When he was secretary of state, activists slammed Kemp for voter-roll maintenance they called “purges.” His opponent for governor, Democrat Stacey Abrams, called him “a remarkable architect of voter suppression” in 2018.
With the recent election bill, Kemp said every single Republican in the Georgia General Assembly voted for it, no matter what area they represented. “We had people in districts that Trump lost, and we had people in districts that Trump won 90 percent of the vote with, and they all supported this because it was a good bill.”
After the vote, it fell on him to defend it, he said.
“I knew how they were going to act,” Kemp said of the backlash from progressive media and corporations. “I fought it just like I always have.”
Now Kemp has regained his national standing — not by defending Trump, but by fighting back against Major League Baseball, Coke and Delta. His approach holds the key to how GOP politicians can win over voters in a post-Trump era, said Jeff Brauer, Keystone College political science professor.
“For most of US history and definitely for the past two decades, politics in America has been intensely divided between economic/cultural elites and everyday working folks,” Brauer said.
‘You’ve got to learn when to pick your fights in politics, and this is one fight worth fighting.’
Kemp, on how he defended his state’s new voting law amid progressive backlash
Brauer said this was true before Trump’s presidency and it remains just as true now. “Yes, Trump successfully embraced such populism, but other politicians like Kemp have done so, too, and will continue to do so, even without Trump’s brand attached.”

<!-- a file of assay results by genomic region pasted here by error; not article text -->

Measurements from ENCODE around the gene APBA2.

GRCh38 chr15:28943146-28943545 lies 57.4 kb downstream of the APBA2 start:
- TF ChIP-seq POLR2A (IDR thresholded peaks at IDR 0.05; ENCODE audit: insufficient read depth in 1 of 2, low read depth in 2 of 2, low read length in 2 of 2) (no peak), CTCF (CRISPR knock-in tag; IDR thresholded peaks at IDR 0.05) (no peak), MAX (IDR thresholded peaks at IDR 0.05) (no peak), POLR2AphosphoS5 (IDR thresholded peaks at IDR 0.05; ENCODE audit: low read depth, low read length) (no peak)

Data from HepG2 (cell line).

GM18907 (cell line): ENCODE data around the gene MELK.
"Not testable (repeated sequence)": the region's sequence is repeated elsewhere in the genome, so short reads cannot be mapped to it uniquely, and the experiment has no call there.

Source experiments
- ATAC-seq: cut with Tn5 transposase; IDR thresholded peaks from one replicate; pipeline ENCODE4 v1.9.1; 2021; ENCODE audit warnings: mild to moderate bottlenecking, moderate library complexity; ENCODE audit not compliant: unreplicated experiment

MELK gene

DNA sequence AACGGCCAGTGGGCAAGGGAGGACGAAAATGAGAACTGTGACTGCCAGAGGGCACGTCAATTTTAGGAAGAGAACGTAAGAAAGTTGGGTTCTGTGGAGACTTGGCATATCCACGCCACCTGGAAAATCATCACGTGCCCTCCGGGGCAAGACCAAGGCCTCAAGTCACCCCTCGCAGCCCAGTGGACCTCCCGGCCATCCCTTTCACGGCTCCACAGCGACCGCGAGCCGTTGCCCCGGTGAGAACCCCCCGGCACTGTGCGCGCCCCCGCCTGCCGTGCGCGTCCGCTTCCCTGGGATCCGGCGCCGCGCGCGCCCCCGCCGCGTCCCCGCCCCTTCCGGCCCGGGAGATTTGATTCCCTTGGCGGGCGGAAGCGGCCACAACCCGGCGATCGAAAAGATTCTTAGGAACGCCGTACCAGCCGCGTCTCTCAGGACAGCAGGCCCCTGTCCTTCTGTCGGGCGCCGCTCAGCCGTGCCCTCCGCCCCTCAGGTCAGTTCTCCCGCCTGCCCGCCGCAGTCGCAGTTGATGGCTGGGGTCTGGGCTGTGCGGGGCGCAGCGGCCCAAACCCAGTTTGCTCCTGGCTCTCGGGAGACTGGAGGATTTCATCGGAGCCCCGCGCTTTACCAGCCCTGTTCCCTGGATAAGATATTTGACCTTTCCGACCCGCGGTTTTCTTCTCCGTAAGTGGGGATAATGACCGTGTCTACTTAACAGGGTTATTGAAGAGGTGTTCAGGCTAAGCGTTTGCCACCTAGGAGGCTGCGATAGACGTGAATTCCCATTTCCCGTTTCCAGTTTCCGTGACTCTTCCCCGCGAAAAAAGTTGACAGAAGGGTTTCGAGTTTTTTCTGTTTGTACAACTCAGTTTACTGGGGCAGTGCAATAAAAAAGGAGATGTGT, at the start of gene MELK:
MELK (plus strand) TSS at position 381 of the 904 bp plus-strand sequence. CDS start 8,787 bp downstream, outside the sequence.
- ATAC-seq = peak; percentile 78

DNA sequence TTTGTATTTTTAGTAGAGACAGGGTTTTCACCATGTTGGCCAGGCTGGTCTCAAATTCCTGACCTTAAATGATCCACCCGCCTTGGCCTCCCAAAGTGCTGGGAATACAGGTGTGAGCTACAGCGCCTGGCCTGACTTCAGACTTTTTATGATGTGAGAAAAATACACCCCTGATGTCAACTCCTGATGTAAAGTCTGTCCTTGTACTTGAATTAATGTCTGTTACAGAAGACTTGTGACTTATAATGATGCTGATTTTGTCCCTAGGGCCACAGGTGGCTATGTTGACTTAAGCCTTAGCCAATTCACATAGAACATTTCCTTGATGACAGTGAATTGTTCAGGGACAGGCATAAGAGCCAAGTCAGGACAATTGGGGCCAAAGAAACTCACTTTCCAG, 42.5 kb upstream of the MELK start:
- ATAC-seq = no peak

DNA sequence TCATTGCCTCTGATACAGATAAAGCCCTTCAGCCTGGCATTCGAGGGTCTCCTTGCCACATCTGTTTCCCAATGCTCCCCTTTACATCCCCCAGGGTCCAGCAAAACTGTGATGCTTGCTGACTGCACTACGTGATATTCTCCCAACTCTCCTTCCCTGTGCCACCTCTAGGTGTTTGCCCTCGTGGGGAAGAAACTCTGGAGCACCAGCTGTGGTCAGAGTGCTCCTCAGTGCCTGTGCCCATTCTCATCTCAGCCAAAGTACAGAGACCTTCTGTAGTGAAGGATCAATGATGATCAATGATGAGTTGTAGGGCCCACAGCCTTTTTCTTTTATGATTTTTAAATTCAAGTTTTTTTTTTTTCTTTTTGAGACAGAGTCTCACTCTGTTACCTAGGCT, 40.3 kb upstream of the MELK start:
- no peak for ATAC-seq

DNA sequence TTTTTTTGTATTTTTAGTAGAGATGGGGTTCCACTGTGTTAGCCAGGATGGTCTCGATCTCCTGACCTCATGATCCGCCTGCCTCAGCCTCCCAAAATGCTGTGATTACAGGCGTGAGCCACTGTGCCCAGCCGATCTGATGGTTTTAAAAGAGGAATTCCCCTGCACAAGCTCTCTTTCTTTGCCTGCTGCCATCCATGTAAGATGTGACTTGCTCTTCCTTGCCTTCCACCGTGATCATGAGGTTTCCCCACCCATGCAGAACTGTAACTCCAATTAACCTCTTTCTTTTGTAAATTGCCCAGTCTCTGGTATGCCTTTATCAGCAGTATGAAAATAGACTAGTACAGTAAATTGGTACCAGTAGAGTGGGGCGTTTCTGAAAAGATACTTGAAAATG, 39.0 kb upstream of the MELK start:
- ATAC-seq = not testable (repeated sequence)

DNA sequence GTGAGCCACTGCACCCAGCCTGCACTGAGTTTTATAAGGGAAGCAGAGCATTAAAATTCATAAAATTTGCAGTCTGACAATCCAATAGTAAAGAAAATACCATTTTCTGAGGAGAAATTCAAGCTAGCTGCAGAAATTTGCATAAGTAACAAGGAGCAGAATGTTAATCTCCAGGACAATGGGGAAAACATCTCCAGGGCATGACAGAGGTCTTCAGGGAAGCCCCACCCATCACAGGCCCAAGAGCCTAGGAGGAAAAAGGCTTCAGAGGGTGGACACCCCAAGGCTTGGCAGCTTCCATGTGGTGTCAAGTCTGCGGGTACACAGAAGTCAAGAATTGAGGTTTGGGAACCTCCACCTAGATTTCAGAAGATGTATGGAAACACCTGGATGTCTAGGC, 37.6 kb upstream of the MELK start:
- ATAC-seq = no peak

Meanwhile, the vast network of anti-Trump elites still think everything in right-leaning politics is about the brash billionaire from Queens. They have never understood that his victory in 2016 was a result of America’s new conservative populist coalition rather than the cause of it.
What the media fails to understand is that voters liked Trump not because of him, but because of his willingness to fight for them. Whoever opposes the forces that disapprove of these voters and their values of family, faith, capitalism and patriotism, they will back 100 percent.
This will be the X-factor for GOP candidates in 2022 and 2024, especially among suburban voters who turned to Democrats in 2018 and 2020 because they were turned off by Trump’s harsh rhetoric, Brauer said.
“The politicians [who] embrace the anti-elitism message will be successful with voters,” he concludes.
In short, what this populist coalition really wants is a candidate who will stand up to powerful cultural institutions and defend their communities. It’s not all about Trump — and it never was.
Salena Zito is the co-author of “The Great Revolt: Inside the Populist Coalition Reshaping American Politics.”